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• Police on the scene – Fire and police departments have a long history of well working well together – or not. The Westfield Fire and Police departments have a good relationship. When I read that police officers were forcing doors upon the arrival of the WFD, I raised my eyebrows over my head! Naturally, we understand that forcing doors (which includes a venting factor) can significantly impact our operations. It’s important that police officers understand how their well-intentioned actions may drastically and very negatively impact the fire, the occupants, the firefighters and, of course, their unprotected selves while attempting to “protect and serve.”
• Construction and occupancy challenges – Balloon-frame construction means we will be challenged by vertical fire spread. Sometimes, what we see may not be what we have. In this case, the fire started in an add-on area and spread in and up the walls to the attic. That’s common for fires in balloon-frame dwellings, with which Westfield firefighters are very familiar. What the WFD firefighters did not expect was that the unassuming home was actually a marijuana-grow house with hundreds of plants in various stages of growth.
These days, from meth labs to hoarders, we have to expect literally anything. In this fire, firefighters found hundreds of marijuana plants, an extensive growing-lamp system and a special heating, moisture and venting system. Windows were boxed in from the interior and the house was made to appear lived in, with air conditioners placed in blocked windows and numerous other hazards.
I recently made a run at which firefighters investigating a report of smoke in an apartment encountered a very strong, permeating and nasty odor. They backed out, advised command and were ordered out. We established “hot,” “warm” and “cold” zones and, in coordination with police, had a hazardous materials crew continue the investigation. All searches were negative from a fire standpoint, but proved positive for the apartment’s occupant, who was cooking extremely hot peppers in a bathtub. Never a dull moment.
• Tools – I remember an old chief (when I was a young firefighter) telling me to leave little back on the apparatus because tools were not designed to stay on the rig. Captain Boutin and her firefighters had a hoseline along with an ax, a halligan, radios and a thermal imager. Things get a lot tougher when you don’t have what you need. Take it with you!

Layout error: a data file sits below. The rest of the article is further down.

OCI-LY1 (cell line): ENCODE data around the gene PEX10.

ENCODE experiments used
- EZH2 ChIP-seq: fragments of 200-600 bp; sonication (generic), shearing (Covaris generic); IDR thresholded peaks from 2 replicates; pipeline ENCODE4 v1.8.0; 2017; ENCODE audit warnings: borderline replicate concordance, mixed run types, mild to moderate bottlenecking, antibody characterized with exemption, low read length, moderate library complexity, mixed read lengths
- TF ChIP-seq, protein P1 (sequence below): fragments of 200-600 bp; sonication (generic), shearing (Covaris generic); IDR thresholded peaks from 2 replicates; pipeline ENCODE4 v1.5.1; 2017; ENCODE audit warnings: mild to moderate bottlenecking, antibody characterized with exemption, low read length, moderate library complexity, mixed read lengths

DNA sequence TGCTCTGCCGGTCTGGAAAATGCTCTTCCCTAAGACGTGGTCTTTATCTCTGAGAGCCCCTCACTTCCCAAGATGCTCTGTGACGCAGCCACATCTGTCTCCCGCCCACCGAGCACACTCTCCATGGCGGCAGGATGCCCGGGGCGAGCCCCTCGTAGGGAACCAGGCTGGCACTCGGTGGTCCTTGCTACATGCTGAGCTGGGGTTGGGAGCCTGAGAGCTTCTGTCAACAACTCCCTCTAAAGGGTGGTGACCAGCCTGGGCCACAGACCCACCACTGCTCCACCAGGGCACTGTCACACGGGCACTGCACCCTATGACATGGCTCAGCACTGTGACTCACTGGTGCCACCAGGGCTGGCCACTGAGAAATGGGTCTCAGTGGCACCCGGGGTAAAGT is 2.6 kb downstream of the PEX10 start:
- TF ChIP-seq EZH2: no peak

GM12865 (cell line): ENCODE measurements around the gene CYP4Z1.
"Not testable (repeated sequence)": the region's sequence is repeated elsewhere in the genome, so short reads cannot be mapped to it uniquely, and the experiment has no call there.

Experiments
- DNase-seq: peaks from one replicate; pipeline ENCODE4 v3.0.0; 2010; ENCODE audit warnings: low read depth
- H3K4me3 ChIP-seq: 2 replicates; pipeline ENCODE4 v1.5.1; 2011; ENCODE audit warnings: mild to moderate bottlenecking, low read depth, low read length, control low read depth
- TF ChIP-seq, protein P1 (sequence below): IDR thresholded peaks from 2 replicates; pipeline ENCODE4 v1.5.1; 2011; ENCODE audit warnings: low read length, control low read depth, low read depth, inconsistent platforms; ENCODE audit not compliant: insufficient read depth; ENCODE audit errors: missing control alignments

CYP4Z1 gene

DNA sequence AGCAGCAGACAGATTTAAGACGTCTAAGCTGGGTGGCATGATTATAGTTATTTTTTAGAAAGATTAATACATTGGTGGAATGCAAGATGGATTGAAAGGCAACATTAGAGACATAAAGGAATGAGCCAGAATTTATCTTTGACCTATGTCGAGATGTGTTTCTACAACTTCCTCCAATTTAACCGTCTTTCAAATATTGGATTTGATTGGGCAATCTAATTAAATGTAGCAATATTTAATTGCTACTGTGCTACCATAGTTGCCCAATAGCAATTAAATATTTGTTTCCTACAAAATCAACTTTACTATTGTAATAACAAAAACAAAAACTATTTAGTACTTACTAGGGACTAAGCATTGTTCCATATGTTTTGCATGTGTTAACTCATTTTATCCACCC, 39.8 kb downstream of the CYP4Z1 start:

• Communicating – “Conditions, actions and needs.” The use of “CAN” reports has become common, by command asking or companies reporting – short and to the point. When Captain Boutin and crew reached the attic, she reported her findings by radio and called for water. She also directed a firefighter to cool that part of the room. A good call, but when the incident went bad, they both regret not using their radios at that moment. Would that have alerted command to a Mayday? Of course. However, Captain Boutin said the emergency happened so fast and her instinct was to find the missing firefighter as soon as possible, a decision that paid off.
• Responsibility and roles – Captain Boutin did what a company officer is supposed to do – ensure that her crew gets out. She did not leave, but immediately went back in, under obviously dangerous conditions, and risked her life to save his. Firefighter Makos’ training also kicked in. He had the equipment he was expected to bring in and made sure he was fully geared up from head to toe. Unfortunately, his mask became dislodged, he was unable to fix it and so he had to get out. When that happens, the officer considers whether the members who came in together go out together or an alternative is needed to ensure that the firefighter who must get out, gets out. Given the circumstances, it may be reasonable to have that firefighter follow the line out, but it also means a firefighter must function without a partner.
• Training – Don’t blow off the basics. Because working fires are high-task, staffing-intensive and physically demanding, but low-frequency events, it is incumbent on the chief and every company officer and firefighter to make sure that fire training never takes a back seat to EMS, hazmat or anything else we may be expected to do. Does that mean we don’t do that other stuff? Of course not. It means we make sure we are experts in size-up, establishing water, stretching lines, forcing entry, venting, searching for fire and victims, getting water on the fire and all the other tasks we love reading, talking and thinking about. It takes little time to do “hands-on” training on every shift or every drill to make sure we have these tasks perfected.